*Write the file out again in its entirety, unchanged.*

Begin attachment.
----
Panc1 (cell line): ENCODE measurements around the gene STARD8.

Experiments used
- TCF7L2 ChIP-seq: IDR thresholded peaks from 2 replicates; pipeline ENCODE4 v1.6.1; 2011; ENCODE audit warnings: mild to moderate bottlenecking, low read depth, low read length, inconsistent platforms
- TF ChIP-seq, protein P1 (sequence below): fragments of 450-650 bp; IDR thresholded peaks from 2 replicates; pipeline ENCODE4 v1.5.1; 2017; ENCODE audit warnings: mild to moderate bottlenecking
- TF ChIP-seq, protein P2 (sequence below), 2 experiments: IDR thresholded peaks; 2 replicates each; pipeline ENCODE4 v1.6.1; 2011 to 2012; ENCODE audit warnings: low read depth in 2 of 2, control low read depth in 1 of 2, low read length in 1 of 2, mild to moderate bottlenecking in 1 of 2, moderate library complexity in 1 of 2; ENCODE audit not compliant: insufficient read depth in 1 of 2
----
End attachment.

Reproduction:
Panc1 (cell line): ENCODE measurements around the gene STARD8.

Experiments used
- TCF7L2 ChIP-seq: IDR thresholded peaks from 2 replicates; pipeline ENCODE4 v1.6.1; 2011; ENCODE audit warnings: mild to moderate bottlenecking, low read depth, low read length, inconsistent platforms
- TF ChIP-seq, protein P1 (sequence below): fragments of 450-650 bp; IDR thresholded peaks from 2 replicates; pipeline ENCODE4 v1.5.1; 2017; ENCODE audit warnings: mild to moderate bottlenecking
- TF ChIP-seq, protein P2 (sequence below), 2 experiments: IDR thresholded peaks; 2 replicates each; pipeline ENCODE4 v1.6.1; 2011 to 2012; ENCODE audit warnings: low read depth in 2 of 2, control low read depth in 1 of 2, low read length in 1 of 2, mild to moderate bottlenecking in 1 of 2, moderate library complexity in 1 of 2; ENCODE audit not compliant: insufficient read depth in 1 of 2